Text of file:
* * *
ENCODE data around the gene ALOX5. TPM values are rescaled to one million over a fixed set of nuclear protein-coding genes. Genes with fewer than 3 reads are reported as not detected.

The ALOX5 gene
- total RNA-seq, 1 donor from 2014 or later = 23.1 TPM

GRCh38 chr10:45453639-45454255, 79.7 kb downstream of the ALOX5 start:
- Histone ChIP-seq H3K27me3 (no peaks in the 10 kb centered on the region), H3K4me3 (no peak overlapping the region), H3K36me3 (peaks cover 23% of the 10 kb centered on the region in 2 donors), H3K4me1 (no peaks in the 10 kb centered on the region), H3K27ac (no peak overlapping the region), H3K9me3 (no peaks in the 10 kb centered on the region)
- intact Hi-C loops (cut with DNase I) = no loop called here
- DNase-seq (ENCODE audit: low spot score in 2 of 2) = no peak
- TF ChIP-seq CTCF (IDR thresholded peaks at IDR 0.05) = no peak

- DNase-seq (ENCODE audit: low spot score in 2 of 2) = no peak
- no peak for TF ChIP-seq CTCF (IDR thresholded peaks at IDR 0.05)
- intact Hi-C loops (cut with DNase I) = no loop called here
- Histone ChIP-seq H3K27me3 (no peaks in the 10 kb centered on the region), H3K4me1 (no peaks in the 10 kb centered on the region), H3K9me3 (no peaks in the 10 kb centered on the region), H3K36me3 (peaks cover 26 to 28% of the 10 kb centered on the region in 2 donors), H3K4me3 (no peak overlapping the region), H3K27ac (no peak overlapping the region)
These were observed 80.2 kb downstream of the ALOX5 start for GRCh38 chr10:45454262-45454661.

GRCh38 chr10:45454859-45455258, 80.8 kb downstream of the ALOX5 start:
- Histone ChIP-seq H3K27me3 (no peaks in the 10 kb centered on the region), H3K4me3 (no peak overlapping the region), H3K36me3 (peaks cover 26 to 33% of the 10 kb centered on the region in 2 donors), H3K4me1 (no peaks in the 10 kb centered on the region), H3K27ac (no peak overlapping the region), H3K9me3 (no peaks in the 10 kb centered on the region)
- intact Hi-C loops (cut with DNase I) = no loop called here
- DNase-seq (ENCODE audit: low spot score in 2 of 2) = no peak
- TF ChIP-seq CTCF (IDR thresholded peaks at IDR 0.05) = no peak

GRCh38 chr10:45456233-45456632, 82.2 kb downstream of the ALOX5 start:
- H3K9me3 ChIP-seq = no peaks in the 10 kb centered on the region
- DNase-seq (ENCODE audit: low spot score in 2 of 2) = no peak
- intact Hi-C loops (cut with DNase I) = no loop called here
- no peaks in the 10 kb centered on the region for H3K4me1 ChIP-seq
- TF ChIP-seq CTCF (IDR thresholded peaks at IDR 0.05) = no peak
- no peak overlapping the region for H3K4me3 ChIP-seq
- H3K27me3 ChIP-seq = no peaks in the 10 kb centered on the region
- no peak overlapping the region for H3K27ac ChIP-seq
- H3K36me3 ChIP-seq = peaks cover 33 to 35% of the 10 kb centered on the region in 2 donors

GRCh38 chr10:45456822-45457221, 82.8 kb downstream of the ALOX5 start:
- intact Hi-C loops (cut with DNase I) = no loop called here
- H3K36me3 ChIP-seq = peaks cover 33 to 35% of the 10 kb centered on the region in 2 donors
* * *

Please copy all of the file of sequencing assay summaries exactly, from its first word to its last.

ENCODE data around the gene ALOX5. TPM values are rescaled to one million over a fixed set of nuclear protein-coding genes. Genes with fewer than 3 reads are reported as not detected.

The ALOX5 gene
- total RNA-seq, 1 donor from 2014 or later = 23.1 TPM

GRCh38 chr10:45453639-45454255, 79.7 kb downstream of the ALOX5 start:
- Histone ChIP-seq H3K27me3 (no peaks in the 10 kb centered on the region), H3K4me3 (no peak overlapping the region), H3K36me3 (peaks cover 23% of the 10 kb centered on the region in 2 donors), H3K4me1 (no peaks in the 10 kb centered on the region), H3K27ac (no peak overlapping the region), H3K9me3 (no peaks in the 10 kb centered on the region)
- intact Hi-C loops (cut with DNase I) = no loop called here
- DNase-seq (ENCODE audit: low spot score in 2 of 2) = no peak
- TF ChIP-seq CTCF (IDR thresholded peaks at IDR 0.05) = no peak

- DNase-seq (ENCODE audit: low spot score in 2 of 2) = no peak
- no peak for TF ChIP-seq CTCF (IDR thresholded peaks at IDR 0.05)
- intact Hi-C loops (cut with DNase I) = no loop called here
- Histone ChIP-seq H3K27me3 (no peaks in the 10 kb centered on the region), H3K4me1 (no peaks in the 10 kb centered on the region), H3K9me3 (no peaks in the 10 kb centered on the region), H3K36me3 (peaks cover 26 to 28% of the 10 kb centered on the region in 2 donors), H3K4me3 (no peak overlapping the region), H3K27ac (no peak overlapping the region)
These were observed 80.2 kb downstream of the ALOX5 start for GRCh38 chr10:45454262-45454661.

GRCh38 chr10:45454859-45455258, 80.8 kb downstream of the ALOX5 start:
- Histone ChIP-seq H3K27me3 (no peaks in the 10 kb centered on the region), H3K4me3 (no peak overlapping the region), H3K36me3 (peaks cover 26 to 33% of the 10 kb centered on the region in 2 donors), H3K4me1 (no peaks in the 10 kb centered on the region), H3K27ac (no peak overlapping the region), H3K9me3 (no peaks in the 10 kb centered on the region)
- intact Hi-C loops (cut with DNase I) = no loop called here
- DNase-seq (ENCODE audit: low spot score in 2 of 2) = no peak
- TF ChIP-seq CTCF (IDR thresholded peaks at IDR 0.05) = no peak

GRCh38 chr10:45456233-45456632, 82.2 kb downstream of the ALOX5 start:
- H3K9me3 ChIP-seq = no peaks in the 10 kb centered on the region
- DNase-seq (ENCODE audit: low spot score in 2 of 2) = no peak
- intact Hi-C loops (cut with DNase I) = no loop called here
- no peaks in the 10 kb centered on the region for H3K4me1 ChIP-seq
- TF ChIP-seq CTCF (IDR thresholded peaks at IDR 0.05) = no peak
- no peak overlapping the region for H3K4me3 ChIP-seq
- H3K27me3 ChIP-seq = no peaks in the 10 kb centered on the region
- no peak overlapping the region for H3K27ac ChIP-seq
- H3K36me3 ChIP-seq = peaks cover 33 to 35% of the 10 kb centered on the region in 2 donors

GRCh38 chr10:45456822-45457221, 82.8 kb downstream of the ALOX5 start:
- intact Hi-C loops (cut with DNase I) = no loop called here
- H3K36me3 ChIP-seq = peaks cover 33 to 35% of the 10 kb centered on the region in 2 donors